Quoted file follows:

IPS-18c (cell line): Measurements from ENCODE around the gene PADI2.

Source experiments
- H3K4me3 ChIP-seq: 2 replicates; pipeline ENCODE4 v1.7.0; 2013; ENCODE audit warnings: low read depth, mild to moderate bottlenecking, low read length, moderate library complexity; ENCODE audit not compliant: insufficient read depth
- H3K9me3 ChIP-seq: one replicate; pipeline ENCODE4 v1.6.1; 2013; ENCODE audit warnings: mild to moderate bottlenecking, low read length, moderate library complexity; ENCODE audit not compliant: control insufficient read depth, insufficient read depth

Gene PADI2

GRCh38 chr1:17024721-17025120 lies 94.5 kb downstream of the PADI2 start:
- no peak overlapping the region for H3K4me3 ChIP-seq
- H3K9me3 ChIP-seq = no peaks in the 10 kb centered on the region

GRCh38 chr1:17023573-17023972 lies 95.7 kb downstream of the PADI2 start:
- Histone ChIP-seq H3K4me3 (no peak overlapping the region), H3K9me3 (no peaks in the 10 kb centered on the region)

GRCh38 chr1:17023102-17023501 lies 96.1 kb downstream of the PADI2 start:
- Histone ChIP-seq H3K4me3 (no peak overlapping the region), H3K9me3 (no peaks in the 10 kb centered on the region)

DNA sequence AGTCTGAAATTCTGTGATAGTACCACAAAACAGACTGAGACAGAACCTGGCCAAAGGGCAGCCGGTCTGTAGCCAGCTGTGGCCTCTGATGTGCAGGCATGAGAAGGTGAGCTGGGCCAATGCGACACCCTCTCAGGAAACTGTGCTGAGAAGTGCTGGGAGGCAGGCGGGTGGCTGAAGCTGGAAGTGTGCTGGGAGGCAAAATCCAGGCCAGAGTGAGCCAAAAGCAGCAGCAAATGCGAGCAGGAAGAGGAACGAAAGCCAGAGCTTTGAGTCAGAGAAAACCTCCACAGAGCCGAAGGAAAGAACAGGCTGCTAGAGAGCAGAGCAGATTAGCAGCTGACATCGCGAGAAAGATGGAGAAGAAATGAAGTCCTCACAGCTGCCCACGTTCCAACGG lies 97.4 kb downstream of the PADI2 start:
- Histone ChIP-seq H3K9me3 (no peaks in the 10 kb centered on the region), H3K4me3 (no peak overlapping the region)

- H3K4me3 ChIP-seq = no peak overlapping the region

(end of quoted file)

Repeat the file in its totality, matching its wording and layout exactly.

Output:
IPS-18c (cell line): Measurements from ENCODE around the gene PADI2.

Source experiments
- H3K4me3 ChIP-seq: 2 replicates; pipeline ENCODE4 v1.7.0; 2013; ENCODE audit warnings: low read depth, mild to moderate bottlenecking, low read length, moderate library complexity; ENCODE audit not compliant: insufficient read depth
- H3K9me3 ChIP-seq: one replicate; pipeline ENCODE4 v1.6.1; 2013; ENCODE audit warnings: mild to moderate bottlenecking, low read length, moderate library complexity; ENCODE audit not compliant: control insufficient read depth, insufficient read depth

Gene PADI2

GRCh38 chr1:17024721-17025120 lies 94.5 kb downstream of the PADI2 start:
- no peak overlapping the region for H3K4me3 ChIP-seq
- H3K9me3 ChIP-seq = no peaks in the 10 kb centered on the region

GRCh38 chr1:17023573-17023972 lies 95.7 kb downstream of the PADI2 start:
- Histone ChIP-seq H3K4me3 (no peak overlapping the region), H3K9me3 (no peaks in the 10 kb centered on the region)

GRCh38 chr1:17023102-17023501 lies 96.1 kb downstream of the PADI2 start:
- Histone ChIP-seq H3K4me3 (no peak overlapping the region), H3K9me3 (no peaks in the 10 kb centered on the region)

DNA sequence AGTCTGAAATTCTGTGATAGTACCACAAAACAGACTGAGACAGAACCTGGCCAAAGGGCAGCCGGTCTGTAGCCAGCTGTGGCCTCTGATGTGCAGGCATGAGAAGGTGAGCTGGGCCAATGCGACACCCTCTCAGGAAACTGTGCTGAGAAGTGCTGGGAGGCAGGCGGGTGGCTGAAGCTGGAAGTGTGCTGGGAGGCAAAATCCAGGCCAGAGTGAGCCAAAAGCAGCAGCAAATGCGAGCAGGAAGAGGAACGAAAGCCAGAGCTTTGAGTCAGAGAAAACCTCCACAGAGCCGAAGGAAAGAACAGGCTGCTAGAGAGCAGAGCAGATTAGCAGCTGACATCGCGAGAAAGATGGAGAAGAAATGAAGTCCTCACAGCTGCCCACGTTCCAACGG lies 97.4 kb downstream of the PADI2 start:
- Histone ChIP-seq H3K9me3 (no peaks in the 10 kb centered on the region), H3K4me3 (no peak overlapping the region)

- H3K4me3 ChIP-seq = no peak overlapping the region